The patent to Helmer, U.S. Pat. 4,573,586 discloses an Easter egg dyeing and drying device comprising a one-piece rack having an upper portion and a lower portion. The upper portion includes dye wells structured to receive dye cups therein. The lower portion includes egg receiving recesses for placement of eggs therein for drying after dyeing the eggs. A drip trap surrounds the lower portion to catch liquid which may spill out of the cups or off of the eggs while drying.
While the above-mentioned Easter egg decorating kit maybe effective and suitable for their intended purpose, they are somewhat cumbersome and do not include all of the egg decorating and dyeing equipment which is necessary in order to decorate Easter eggs in the traditional fashion.
With the foregoing in mind, it is an object of the present invention to provide an Easter egg decorating and coloring kit which is relatively compact and includes a plurality of dye chambers integrally formed together in a one-piece unit wherein a number of eggs can be simultaneous dyed a variety of colors.
It is another object of the present invention to provide an Easter egg decorating and coloring kit which further includes painting equipment so that the eggs can be painted with designs either before or after dyeing.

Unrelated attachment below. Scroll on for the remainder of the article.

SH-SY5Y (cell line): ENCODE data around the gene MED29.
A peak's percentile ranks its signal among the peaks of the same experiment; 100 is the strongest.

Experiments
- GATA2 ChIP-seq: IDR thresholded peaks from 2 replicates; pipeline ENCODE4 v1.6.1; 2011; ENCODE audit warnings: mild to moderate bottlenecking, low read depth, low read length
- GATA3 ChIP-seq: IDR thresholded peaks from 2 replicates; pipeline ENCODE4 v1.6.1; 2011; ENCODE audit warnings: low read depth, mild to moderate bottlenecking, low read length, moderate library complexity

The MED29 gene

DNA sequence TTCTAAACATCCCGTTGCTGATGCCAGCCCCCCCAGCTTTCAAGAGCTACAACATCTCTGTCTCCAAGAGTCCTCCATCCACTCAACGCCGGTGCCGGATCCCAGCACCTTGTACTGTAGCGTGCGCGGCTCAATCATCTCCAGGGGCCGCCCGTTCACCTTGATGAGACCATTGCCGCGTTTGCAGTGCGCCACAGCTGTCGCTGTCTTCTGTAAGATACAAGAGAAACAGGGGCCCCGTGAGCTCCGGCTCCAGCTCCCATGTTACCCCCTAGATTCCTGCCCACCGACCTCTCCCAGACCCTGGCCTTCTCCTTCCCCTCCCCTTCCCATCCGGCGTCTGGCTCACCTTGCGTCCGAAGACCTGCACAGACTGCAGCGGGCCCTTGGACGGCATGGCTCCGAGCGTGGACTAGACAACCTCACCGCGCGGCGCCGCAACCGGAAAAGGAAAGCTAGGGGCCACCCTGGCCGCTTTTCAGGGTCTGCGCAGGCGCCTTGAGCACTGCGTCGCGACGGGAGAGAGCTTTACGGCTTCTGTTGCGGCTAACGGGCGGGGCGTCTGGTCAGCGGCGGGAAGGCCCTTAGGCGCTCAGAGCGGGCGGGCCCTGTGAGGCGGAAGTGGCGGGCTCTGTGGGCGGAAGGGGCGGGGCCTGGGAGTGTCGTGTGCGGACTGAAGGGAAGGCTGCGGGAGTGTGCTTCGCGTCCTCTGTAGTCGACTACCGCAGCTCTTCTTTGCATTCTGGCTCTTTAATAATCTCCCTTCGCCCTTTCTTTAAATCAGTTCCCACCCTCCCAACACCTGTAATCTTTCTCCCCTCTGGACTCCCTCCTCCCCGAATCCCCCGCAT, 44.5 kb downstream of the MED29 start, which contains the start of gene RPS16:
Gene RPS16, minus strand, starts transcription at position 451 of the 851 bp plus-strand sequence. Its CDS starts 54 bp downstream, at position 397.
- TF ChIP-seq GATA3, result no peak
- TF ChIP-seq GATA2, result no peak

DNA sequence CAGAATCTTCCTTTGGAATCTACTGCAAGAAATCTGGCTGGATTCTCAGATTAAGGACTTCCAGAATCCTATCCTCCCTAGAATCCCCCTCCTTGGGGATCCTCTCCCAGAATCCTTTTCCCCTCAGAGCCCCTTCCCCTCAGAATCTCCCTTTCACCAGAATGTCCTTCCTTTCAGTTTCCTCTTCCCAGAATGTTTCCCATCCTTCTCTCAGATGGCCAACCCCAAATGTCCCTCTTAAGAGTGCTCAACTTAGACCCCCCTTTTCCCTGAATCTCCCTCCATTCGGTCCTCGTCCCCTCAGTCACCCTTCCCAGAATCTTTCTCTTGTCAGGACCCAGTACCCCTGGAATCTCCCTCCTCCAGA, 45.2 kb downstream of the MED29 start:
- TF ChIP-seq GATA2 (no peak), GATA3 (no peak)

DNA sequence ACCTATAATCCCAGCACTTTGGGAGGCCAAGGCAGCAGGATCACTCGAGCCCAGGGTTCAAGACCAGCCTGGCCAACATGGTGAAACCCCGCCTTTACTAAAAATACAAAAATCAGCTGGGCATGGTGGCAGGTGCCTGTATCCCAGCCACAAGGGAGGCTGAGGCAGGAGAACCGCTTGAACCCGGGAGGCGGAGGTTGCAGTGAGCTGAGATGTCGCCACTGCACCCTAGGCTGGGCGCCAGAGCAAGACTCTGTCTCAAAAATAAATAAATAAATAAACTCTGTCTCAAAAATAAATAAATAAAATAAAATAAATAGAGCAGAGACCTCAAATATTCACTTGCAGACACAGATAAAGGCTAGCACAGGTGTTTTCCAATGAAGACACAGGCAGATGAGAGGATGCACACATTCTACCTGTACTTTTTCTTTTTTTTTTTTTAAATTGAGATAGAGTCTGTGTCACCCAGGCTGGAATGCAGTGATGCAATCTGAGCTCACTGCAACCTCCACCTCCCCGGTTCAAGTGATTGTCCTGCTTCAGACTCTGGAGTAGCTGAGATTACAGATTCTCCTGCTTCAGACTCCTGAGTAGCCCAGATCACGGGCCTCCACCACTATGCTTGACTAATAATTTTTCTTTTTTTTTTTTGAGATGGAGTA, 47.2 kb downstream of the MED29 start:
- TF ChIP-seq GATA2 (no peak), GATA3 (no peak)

It is yet another object of the present invention to provide an Easter egg decorating and coloring kit which includes all of the necessary materials in order to paint and dye Easter eggs while using a relatively small amount of work space, and thus reducing the overall mess which is generally created when coloring and decorating Easter eggs.
It is a further object of the present invention to provide an Easter egg decorating and coloring kit which is relatively simple to use and inexpensive to manufacture.
These and other objects and advantages of the present invention will be more readily apparent in the description which follows.
The present invention is directed to an Easter egg decorating and coloring kit for dyeing and painting Easter eggs. A plurality of dye chambers are integrally formed and arranged adjacently in a linear orientation, each of the dye chambers being sized and configured for receipt of a dye solution and an egg to be dyed therein. An inner wall construction of each of the dye chambers is congruently configured with the outer shape of an egg so as to support and position the egg in a substantially upright, spaced relation therein.